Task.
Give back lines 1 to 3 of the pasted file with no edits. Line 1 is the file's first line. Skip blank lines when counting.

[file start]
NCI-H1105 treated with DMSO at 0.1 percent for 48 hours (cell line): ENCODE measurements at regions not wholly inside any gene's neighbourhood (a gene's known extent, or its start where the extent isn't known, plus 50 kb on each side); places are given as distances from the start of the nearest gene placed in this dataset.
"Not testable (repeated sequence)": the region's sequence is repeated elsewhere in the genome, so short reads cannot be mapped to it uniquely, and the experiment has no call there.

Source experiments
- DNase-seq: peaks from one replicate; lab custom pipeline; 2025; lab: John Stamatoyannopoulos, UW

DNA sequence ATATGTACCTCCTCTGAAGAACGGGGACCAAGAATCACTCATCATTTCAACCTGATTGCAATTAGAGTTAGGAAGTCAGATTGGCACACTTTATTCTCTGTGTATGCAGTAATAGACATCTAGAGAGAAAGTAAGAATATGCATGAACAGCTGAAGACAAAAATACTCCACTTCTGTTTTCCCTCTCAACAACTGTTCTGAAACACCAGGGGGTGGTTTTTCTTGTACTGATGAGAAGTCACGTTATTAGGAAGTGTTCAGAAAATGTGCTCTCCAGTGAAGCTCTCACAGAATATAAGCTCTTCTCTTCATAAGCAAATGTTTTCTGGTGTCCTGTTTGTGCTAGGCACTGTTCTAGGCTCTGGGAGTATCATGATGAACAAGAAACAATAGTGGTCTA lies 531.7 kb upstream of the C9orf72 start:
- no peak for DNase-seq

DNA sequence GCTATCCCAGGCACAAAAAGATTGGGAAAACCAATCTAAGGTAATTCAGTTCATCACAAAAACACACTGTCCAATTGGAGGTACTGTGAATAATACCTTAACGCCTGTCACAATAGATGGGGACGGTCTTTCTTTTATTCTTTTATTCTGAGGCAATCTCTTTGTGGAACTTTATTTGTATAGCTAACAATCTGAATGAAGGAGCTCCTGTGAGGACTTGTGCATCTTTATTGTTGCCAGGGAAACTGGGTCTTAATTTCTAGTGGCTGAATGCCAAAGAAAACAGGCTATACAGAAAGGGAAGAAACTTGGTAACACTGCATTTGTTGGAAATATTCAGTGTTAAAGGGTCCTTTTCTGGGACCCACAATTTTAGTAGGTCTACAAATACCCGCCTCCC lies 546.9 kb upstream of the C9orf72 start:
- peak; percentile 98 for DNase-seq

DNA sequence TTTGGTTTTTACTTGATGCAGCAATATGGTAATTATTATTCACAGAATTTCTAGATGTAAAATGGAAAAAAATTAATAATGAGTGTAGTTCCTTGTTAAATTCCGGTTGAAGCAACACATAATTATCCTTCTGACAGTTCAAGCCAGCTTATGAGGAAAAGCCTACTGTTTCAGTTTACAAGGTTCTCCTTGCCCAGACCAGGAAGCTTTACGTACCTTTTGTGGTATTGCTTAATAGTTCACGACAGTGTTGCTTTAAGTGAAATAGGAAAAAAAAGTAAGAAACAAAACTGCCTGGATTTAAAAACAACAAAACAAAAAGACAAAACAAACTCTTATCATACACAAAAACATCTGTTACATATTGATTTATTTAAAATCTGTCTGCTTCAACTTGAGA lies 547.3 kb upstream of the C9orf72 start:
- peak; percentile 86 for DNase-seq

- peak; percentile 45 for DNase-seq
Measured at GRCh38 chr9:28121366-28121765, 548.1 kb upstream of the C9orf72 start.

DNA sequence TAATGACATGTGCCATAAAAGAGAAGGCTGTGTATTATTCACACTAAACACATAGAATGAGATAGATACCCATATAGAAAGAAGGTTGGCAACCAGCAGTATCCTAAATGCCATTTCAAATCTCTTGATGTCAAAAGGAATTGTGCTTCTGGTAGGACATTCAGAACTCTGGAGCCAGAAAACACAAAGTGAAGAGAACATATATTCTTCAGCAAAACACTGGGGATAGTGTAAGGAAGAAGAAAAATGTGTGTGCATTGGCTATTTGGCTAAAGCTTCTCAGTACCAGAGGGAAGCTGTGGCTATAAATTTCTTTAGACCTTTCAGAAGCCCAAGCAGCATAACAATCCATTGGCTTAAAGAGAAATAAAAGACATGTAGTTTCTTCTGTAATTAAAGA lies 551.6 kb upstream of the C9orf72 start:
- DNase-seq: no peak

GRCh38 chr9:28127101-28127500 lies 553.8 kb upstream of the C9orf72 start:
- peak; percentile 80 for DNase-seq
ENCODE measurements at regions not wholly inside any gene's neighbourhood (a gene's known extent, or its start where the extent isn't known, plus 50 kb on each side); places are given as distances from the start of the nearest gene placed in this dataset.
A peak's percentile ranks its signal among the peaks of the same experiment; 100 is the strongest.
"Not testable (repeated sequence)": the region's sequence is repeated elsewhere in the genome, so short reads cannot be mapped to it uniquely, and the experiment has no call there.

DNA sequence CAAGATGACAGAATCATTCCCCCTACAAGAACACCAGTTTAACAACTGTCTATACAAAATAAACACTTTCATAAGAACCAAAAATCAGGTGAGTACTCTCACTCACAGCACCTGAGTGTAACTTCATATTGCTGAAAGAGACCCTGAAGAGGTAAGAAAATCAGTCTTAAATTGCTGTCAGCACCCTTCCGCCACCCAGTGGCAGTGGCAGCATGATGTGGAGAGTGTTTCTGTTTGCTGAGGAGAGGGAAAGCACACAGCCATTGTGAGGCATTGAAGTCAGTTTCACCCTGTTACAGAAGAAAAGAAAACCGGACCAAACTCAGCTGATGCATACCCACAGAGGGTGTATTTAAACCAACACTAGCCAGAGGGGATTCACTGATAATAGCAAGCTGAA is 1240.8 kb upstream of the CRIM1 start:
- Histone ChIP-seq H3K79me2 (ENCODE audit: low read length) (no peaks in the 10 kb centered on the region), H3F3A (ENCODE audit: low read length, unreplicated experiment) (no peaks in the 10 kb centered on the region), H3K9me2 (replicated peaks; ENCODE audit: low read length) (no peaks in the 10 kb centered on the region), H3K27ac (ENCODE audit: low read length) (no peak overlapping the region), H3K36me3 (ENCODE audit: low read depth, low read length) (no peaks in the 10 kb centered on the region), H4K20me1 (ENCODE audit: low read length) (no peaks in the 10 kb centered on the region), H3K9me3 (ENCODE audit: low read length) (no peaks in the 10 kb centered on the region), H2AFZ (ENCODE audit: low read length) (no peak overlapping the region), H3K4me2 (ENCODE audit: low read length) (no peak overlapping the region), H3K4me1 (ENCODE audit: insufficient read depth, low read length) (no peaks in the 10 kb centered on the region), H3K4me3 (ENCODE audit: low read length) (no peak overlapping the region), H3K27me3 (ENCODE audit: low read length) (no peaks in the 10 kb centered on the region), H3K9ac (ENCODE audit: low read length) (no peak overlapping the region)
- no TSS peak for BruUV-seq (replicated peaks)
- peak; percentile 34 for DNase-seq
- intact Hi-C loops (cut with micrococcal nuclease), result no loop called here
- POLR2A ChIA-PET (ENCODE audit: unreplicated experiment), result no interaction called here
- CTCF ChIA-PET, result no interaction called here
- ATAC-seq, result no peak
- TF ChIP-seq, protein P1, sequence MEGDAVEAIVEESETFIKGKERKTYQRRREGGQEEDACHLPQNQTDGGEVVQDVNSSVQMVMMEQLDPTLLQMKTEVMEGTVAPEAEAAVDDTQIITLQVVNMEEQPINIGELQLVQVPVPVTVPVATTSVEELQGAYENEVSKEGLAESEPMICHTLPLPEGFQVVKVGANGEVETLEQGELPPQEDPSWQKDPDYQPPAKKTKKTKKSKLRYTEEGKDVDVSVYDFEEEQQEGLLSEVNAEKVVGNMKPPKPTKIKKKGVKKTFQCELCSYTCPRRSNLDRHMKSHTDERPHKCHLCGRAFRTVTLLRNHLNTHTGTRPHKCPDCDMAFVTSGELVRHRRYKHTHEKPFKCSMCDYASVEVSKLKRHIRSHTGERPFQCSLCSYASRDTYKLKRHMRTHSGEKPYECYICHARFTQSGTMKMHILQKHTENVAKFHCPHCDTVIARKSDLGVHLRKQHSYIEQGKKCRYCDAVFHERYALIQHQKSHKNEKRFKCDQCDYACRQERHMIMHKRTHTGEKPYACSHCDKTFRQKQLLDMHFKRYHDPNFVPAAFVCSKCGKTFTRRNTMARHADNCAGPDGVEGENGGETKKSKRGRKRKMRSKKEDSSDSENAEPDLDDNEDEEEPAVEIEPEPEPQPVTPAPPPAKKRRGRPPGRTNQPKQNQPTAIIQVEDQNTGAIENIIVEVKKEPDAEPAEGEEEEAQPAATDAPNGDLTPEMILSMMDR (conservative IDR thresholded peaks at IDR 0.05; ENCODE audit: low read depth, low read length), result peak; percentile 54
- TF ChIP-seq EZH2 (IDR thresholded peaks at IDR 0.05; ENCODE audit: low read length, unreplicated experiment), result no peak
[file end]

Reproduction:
NCI-H1105 treated with DMSO at 0.1 percent for 48 hours (cell line): ENCODE measurements at regions not wholly inside any gene's neighbourhood (a gene's known extent, or its start where the extent isn't known, plus 50 kb on each side); places are given as distances from the start of the nearest gene placed in this dataset.
"Not testable (repeated sequence)": the region's sequence is repeated elsewhere in the genome, so short reads cannot be mapped to it uniquely, and the experiment has no call there.

Source experiments